Hartmut Michel studied Biochemistry at the Universities of Tübingen and Munich. He completed his doctoral degree at the University of Würzburg in 1977 and habilitated in 1988 at the University of Munich. Since 1987 he is Director at the Max Planck Institute for Biophysics at Frankfurt/Main, where he leads the Department for Molecular Membrane Biology. In 1988, Hartmut Michel was awarded the Nobel Prize for Chemistry, together with Johannes Deisenhöfer and Robert Huber, for their investigation of the molecular structure of the photosynthesis reaction center in the rhodopseudomonas viridis bacterium.Close
Martin Oestreich has been Professor of Organic Chemistry (Synthesis & Catalysis) at TU Berlin since 2011. His appoitment was supported through an Einstein professorship by the Einstein Foundation Berlin. He studied chemistry at the Universities of Düsseldorf, Manchester, and Marburg (1991–1996) and received his doctoral degree at the University of Münster (1996–1999). After a postdoctoral stint at the University of California at Irvine (1999–2001), he completed his habilitation at the University of Freiburg (2001–2005). Martin Oestreich was Professor of Organic Chemistry at the University of Münster from 2006 until 2011. Visiting professorships took him to Cardiff (2005), Canberra (2010), and Kyoto (2018). His research interest range from homogeneous catalysis with main-group elements to elucidation of reaction mechanisms.Close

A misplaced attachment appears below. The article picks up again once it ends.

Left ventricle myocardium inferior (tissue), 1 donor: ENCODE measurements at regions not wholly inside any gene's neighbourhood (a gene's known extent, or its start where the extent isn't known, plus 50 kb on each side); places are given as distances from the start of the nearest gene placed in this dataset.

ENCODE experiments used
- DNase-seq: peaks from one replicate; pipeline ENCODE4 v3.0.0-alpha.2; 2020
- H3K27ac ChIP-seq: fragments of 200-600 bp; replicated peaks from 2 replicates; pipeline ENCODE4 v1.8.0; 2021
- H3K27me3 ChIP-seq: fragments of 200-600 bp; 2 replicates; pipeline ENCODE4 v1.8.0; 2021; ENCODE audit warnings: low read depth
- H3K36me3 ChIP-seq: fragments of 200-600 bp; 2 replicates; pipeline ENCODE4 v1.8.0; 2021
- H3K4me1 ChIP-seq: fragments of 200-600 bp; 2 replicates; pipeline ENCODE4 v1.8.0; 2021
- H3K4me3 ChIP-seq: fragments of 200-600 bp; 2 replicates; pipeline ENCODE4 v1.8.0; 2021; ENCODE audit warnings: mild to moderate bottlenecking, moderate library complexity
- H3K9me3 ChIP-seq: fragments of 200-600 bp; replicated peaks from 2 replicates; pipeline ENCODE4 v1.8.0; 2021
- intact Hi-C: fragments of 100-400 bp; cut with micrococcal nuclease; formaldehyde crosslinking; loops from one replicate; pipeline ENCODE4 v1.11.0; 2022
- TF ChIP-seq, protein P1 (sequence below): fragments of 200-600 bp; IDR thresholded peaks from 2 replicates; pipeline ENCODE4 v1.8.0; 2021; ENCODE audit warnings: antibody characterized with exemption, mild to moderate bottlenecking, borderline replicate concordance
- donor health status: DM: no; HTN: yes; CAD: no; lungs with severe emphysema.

Max Löhning (*1969) carries out research at the Department of Rheumatology and Clinical Immunology at Charité – Universitätsmedizin Berlin, as well as at the German Rheumatism Research Center Berlin (DRFZ), where he directs the Pitzer Laboratory of Osteoarthritis Research, which is funded by the Willy Robert Pitzer Stiftung and the Dr. Rolf M. Schwiete Stiftung. Foundations have played a major role throughout his career. As a fellow of the German Academic Scholarship Foundation (Studienstiftung des deutschen Volkes), he studied biology in Mainz and earned his doctorate in 2000 at the Institute for Genetics at the University of Cologne with research stays at NIH in Bethesda, Maryland, and at the Washington University School of Medicine in St. Louis, Missouri. After a postdoc at the Institute of Experimental Immunology at ETH/University Hospital Zürich, Switzerland, which was supported by the Schering Stiftung, he moved to Berlin to serve as Volkswagen Foundation-funded Lichtenberg Professor at the Charité before he was appointed Professor of Experimental Immunology and Osteoarthritis Research in 2012. Max Löhning is a member of the Berlin-Brandenburg Academy of Sciences and Humanities (BBAW) where he has served as Spokesperson of its Biological and Medical Science Class since 2017. In addition, he is a member of the board of the Deutsche Rheumastiftung, a former member of Die Junge Akademie at the BBAW and of the Leopoldina – German National Academy of Sciences, and the recipient of several science awards.Close